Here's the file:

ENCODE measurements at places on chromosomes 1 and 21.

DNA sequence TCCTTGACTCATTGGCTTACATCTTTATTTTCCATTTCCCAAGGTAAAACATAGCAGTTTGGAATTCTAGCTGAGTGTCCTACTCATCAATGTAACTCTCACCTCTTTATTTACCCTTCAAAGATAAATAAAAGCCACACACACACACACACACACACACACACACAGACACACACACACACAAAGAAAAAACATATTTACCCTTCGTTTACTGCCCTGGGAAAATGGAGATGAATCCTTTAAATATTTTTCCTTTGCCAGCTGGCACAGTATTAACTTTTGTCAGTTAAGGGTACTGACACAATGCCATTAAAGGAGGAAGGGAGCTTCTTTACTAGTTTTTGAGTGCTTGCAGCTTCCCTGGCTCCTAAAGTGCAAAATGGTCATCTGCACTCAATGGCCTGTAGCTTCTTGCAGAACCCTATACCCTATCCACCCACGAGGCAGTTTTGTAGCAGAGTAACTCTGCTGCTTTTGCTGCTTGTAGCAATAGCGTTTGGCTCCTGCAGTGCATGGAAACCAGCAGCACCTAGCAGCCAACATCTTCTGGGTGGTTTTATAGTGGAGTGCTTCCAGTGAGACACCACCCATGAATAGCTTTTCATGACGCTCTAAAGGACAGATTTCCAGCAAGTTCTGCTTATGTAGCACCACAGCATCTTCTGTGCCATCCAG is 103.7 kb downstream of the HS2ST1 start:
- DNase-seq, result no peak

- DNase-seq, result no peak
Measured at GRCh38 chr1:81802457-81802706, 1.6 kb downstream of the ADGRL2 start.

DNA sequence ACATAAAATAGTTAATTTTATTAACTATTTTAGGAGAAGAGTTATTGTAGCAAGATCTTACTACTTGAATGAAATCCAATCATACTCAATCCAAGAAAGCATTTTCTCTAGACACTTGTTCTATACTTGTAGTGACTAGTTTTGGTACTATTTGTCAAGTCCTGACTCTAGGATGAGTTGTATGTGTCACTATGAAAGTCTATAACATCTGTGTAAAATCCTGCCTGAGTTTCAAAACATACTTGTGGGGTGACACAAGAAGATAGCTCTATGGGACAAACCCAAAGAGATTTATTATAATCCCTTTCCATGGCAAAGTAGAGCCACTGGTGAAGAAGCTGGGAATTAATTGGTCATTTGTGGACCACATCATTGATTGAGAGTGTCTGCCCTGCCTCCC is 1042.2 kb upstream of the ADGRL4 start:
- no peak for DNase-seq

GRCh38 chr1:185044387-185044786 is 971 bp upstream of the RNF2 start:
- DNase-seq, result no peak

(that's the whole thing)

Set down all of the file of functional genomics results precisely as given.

ENCODE measurements at places on chromosomes 1 and 21.

DNA sequence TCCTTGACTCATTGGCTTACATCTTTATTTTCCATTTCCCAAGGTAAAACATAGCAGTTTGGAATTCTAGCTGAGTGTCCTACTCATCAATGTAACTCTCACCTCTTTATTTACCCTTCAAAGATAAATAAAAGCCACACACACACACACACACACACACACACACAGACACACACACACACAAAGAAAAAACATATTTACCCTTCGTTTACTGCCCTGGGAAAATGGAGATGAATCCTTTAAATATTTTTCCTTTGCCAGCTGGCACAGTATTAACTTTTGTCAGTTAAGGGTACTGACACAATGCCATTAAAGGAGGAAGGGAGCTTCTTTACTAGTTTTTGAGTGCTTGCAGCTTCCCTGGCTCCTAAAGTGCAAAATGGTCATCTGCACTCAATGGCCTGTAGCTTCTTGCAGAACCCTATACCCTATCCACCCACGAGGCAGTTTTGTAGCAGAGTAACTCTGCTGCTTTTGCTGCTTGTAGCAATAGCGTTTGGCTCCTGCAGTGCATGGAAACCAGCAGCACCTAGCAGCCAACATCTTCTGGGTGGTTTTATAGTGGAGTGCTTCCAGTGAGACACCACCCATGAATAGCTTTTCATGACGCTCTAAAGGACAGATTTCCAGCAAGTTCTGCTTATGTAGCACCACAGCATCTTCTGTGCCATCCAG is 103.7 kb downstream of the HS2ST1 start:
- DNase-seq, result no peak

- DNase-seq, result no peak
Measured at GRCh38 chr1:81802457-81802706, 1.6 kb downstream of the ADGRL2 start.

DNA sequence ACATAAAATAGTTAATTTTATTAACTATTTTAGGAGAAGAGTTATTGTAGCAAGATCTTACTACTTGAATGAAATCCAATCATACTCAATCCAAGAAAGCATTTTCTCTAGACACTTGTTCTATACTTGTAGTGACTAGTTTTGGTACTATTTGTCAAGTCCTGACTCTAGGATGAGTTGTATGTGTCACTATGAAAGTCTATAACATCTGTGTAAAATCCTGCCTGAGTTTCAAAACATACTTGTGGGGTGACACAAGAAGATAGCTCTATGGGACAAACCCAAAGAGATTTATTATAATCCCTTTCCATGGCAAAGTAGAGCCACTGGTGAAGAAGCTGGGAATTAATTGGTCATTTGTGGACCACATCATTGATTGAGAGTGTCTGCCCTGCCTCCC is 1042.2 kb upstream of the ADGRL4 start:
- no peak for DNase-seq

GRCh38 chr1:185044387-185044786 is 971 bp upstream of the RNF2 start:
- DNase-seq, result no peak